NBA Lord's NBA Blog

NBA Lord's NBA Blog

Saturday, December 23, 2017

Saturday Slam: Michael Beasley has the New York Knicks in playoff contention

                                          (Credit: Nathaniel S. Butler/NBAE via Getty Images) 

At the moment, the New York Knicks (17-15) have the #8 spot in the Eastern Conference and Michael Beasley deserves a fair amount of credit for having them in this position. During the last 6 games, he's averaged 19.83 points per game resulting in 4 wins for the Knicks. In two of those games, he scored 30+ points.

Beasley is a bit of a controversial player due to some off the court issues that he's had, but there's never been any question of as to whether he's talented or not. He's got a ton of talent. It's just a matter of him channeling his talent in the right way and not getting into trouble off the court.

So far this season, he's been a good citizen and is sticking to what he does best, which is getting buckets. The Knicks have been in desperate need of someone who can take some of the scoring pressure off of Kristaps Porzingis, which is what makes Beasley such a welcomed addition on their team. When you have a second guy on the floor who has the potential to go off for 30 points, things suddenly become a lot easier for Porzingis to play his game and not worry about getting double teamed.

The biggest question right now is whether or not Beasley can keep this up and if the Knicks can continue to make this push for a playoff spot. Personally, I really don't see why not. I was already optimistic about Beasley being a good fit for the Knicks when he initially signed and now that he's producing like this, my optimism is being validated.

It should be noted that Beasley isn't the only one stepping up for this Knicks team. Jarrett Jack has been another pleasant surprise, frequently scoring in double figures and doing a good job at running the offense. Enes Kanter has also been a really good fit alongside Porzingis down low, averaging 13.5 points and 10.0 rebounds per game.

While the post-Carmelo era is still in its infancy, Knicks fans have to like what they're seeing from their team. They have a legitimate franchise player in Kristaps Porzingis and have some quality pieces around him that have them vying for a playoff spot. It'll be interesting to see how this team does as we head into January and the latter half of the season.

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Tuesday, December 19, 2017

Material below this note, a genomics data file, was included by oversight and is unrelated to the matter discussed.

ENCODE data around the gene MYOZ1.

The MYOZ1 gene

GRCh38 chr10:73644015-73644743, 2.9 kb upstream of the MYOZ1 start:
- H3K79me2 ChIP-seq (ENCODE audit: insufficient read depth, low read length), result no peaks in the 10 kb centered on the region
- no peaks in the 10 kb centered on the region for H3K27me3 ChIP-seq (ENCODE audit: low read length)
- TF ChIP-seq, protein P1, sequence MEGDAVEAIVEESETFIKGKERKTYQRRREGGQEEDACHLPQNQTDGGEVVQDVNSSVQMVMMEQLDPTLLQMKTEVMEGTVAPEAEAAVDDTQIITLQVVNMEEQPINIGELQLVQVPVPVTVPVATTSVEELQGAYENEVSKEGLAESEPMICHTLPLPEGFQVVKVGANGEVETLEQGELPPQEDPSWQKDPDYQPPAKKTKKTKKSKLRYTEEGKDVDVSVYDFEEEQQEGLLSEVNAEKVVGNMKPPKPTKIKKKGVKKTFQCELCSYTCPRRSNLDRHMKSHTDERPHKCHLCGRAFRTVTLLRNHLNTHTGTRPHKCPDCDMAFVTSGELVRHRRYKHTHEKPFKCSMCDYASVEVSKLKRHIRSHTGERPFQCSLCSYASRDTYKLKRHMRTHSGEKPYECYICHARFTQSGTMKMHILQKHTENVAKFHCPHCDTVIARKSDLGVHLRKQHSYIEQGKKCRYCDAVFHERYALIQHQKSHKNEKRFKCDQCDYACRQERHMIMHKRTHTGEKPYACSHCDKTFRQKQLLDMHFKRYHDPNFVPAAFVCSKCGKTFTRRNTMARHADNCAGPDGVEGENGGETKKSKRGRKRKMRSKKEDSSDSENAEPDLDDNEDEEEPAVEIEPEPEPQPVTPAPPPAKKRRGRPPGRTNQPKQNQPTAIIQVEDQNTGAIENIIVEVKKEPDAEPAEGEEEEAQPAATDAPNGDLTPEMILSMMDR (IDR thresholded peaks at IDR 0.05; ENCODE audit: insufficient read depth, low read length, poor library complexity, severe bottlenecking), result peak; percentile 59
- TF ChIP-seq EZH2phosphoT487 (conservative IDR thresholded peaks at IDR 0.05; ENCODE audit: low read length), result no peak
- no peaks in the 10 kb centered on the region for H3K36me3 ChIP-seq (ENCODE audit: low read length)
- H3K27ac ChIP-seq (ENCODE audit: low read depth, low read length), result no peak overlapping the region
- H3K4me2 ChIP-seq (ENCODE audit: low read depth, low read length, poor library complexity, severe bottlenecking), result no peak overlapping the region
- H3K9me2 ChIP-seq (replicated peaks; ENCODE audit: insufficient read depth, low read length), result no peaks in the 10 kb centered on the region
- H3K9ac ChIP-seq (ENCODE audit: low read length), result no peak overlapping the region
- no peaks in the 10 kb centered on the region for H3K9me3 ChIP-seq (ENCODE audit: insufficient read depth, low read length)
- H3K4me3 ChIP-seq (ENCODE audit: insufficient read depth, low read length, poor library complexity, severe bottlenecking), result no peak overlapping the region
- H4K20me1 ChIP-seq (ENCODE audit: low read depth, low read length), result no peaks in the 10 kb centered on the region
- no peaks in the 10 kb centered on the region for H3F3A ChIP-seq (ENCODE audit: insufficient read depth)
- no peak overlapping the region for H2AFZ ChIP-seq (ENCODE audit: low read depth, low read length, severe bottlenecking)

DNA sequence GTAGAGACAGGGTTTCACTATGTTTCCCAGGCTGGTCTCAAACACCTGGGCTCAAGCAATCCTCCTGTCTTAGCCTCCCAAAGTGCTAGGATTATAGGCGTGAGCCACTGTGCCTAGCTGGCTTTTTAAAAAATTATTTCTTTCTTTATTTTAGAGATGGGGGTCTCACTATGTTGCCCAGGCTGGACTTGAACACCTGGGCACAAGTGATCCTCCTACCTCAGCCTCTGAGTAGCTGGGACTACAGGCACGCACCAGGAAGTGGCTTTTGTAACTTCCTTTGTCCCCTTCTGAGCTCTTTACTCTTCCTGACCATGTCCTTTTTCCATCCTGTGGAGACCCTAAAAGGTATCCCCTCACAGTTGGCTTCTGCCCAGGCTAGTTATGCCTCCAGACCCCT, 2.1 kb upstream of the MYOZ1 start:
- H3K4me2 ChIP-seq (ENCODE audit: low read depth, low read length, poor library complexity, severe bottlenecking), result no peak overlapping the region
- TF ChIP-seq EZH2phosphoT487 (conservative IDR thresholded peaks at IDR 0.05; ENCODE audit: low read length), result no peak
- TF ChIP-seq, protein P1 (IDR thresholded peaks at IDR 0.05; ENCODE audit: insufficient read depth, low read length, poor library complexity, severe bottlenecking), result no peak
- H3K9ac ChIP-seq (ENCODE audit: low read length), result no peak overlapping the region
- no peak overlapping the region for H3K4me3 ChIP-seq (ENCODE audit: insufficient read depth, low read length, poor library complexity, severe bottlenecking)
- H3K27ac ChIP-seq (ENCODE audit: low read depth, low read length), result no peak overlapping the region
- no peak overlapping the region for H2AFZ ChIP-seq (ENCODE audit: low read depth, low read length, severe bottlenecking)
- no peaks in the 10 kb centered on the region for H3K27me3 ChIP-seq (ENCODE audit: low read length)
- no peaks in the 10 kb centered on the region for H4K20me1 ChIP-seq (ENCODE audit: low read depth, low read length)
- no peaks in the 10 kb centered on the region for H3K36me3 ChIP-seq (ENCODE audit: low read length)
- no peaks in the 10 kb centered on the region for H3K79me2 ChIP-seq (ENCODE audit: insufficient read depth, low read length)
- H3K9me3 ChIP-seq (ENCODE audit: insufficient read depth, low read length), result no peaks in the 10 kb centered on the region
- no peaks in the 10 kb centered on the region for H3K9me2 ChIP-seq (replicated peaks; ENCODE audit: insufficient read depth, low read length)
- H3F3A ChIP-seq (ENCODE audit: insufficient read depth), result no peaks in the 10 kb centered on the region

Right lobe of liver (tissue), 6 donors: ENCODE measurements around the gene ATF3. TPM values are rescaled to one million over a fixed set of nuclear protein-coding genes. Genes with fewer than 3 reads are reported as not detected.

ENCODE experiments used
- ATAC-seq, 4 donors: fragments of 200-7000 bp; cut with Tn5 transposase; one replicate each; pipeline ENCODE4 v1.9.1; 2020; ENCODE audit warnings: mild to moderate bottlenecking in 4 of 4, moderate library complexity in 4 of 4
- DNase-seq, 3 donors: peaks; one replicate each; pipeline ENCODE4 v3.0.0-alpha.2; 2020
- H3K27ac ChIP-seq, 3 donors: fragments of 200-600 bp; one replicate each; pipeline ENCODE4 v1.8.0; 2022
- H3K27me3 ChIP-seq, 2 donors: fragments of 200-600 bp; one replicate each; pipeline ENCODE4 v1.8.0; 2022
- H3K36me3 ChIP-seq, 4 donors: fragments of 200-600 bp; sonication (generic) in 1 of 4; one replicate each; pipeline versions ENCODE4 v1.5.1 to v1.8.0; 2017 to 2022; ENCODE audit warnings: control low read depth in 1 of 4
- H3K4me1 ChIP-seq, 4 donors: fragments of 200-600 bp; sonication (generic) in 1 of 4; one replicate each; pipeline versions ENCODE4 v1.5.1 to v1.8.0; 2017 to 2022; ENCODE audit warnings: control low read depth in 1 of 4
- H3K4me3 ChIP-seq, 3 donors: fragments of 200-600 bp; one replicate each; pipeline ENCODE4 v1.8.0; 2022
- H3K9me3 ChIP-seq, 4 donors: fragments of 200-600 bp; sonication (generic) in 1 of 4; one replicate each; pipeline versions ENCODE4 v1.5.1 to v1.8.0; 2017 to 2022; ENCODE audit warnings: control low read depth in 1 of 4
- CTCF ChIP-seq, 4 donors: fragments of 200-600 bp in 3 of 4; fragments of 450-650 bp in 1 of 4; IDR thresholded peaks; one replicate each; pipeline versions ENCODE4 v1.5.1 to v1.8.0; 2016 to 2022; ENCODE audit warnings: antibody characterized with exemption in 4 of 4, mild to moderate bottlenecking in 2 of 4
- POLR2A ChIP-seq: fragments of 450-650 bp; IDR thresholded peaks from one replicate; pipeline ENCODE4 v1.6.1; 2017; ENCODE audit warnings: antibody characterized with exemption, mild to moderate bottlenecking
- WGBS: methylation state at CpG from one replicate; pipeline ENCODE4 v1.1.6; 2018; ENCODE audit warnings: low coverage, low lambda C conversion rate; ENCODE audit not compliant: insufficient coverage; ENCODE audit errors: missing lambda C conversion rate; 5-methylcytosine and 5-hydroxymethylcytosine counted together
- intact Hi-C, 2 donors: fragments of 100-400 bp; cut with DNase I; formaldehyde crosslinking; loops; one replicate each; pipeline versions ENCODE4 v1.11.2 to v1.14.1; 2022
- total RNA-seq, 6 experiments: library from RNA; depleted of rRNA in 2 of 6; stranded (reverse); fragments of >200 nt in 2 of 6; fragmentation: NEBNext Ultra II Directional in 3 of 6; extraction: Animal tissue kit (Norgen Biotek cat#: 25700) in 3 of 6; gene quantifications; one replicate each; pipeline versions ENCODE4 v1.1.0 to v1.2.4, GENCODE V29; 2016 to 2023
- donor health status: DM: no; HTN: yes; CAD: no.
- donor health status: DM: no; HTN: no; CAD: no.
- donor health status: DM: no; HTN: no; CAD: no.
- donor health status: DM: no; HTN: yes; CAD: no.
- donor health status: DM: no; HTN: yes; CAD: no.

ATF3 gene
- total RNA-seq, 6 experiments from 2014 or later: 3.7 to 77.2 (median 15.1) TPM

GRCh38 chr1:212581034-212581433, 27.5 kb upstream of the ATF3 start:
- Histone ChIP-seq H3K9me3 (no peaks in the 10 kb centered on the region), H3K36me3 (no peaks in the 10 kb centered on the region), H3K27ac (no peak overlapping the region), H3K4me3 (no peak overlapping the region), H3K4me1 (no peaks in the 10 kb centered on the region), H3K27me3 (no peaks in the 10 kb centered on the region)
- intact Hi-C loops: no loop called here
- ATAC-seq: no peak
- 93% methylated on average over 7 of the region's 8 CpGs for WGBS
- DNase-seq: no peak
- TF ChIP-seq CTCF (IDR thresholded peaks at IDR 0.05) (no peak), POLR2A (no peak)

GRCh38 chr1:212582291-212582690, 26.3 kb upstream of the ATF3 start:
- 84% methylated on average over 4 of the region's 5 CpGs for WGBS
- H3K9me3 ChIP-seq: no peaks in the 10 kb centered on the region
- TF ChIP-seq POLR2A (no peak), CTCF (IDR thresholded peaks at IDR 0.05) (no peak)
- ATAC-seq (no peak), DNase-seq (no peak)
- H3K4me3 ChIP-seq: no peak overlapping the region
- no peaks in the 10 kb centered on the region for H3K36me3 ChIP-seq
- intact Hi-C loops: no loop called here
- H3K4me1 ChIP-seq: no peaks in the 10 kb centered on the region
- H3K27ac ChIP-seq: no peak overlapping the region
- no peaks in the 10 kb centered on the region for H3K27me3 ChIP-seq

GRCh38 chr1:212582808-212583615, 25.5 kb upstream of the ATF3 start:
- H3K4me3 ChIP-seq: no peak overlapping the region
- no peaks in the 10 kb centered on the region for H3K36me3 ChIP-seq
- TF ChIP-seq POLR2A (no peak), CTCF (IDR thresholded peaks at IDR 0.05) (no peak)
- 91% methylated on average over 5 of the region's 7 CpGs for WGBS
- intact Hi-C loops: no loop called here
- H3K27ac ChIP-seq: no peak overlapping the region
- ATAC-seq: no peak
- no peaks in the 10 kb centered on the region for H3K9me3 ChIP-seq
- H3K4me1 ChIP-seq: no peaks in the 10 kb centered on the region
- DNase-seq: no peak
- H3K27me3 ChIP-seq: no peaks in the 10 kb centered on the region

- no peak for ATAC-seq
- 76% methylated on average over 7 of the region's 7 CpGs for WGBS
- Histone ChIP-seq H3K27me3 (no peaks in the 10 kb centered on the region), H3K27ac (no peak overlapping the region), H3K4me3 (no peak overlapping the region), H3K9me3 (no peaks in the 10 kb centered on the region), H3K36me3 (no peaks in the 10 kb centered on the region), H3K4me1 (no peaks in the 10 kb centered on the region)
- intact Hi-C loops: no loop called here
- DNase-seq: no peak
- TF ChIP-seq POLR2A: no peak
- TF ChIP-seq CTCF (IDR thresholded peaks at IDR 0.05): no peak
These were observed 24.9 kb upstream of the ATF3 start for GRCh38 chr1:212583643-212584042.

Tomahawk Tuesday: Comparing #8 Kobe Bryant to #24 Kobe Bryant

                                          (Credit: CBS Sports) 

On Monday night, the Los Angeles Lakers retired Kobe Bryant's #8 and #24. There has been a lot of debate about which Kobe was better and so I have decided to weigh in.

One interesting to thing to ask yourself when going about this debate is which number do you envision Kobe Bryant in when you think of him? Is it #8 or #24? Personally, when I think of Kobe, I envision him wearing the #8. I think the reason why is that I am old enough to remember Kobe when he was a rookie and also when he won his first three NBA titles with Shaquille O'Neal. I guess I just think of him wearing a #8 because that's what I first saw him in.

When looking at the stats and accomplishments of the two eras, it's pretty evenly split. #8 Kobe averaged 23.9 points, 5.1 rebounds, 4.5 assists, 1.5 steals, 0.6 blocks, and 2.9 turnovers per game en route to three NBA championships, eight All-Star appearances, four All-NBA First Teams, and one NBA scoring championship (2006). #24 Kobe averaged 26.3 points, 5.3 rebounds, 4.9 assists, 1.4 steals, .3 blocks, and 3.1 turnovers en route to two NBA championships, 10 All-Star appearances, seven All-NBA First Teams, and one NBA scoring championship (2007).

While statistics do a great job of comparing the two eras, they don't capture the full scope of what made Kobe so amazing in both eras. In the #8 era, what made Kobe amazing was his phenomenal athleticism and ability to score at will. It was in this era that Kobe scored 81 points against the Toronto Raptors (2006), which is the most points scored in an NBA game since Wilt Chamberlain dropped 100 points in 1962. When he wore the #8, Kobe Bryant was as good of a one-on-one player that we've seen and there were few that could do anything to contain him. In addition to his scoring and athleticism, Kobe won three titles with Shaq, already cementing himself as one of the greatest to ever play.